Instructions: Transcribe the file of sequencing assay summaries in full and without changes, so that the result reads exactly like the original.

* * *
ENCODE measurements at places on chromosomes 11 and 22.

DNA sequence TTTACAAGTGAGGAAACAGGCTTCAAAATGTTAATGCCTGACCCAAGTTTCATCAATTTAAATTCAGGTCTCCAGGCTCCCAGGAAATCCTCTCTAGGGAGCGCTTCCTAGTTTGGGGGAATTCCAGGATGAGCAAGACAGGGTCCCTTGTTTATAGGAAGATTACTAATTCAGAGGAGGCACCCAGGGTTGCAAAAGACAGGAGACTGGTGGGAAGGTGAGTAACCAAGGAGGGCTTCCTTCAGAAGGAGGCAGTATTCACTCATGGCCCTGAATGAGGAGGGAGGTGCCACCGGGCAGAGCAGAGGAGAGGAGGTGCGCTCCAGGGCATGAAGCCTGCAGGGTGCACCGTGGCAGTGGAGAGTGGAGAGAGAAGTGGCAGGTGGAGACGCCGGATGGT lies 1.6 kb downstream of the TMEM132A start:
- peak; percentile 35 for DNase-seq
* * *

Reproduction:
ENCODE measurements at places on chromosomes 11 and 22.

DNA sequence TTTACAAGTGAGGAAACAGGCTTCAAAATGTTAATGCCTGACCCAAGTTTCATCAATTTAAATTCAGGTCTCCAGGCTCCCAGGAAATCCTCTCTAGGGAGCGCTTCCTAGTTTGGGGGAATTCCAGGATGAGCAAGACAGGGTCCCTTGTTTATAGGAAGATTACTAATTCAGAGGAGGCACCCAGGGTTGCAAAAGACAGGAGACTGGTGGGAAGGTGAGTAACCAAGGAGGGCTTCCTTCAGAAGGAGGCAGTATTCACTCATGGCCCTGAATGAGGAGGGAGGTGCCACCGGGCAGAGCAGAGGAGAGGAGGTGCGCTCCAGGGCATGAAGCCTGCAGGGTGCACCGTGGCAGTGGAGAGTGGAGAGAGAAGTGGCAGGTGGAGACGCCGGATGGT lies 1.6 kb downstream of the TMEM132A start:
- peak; percentile 35 for DNase-seq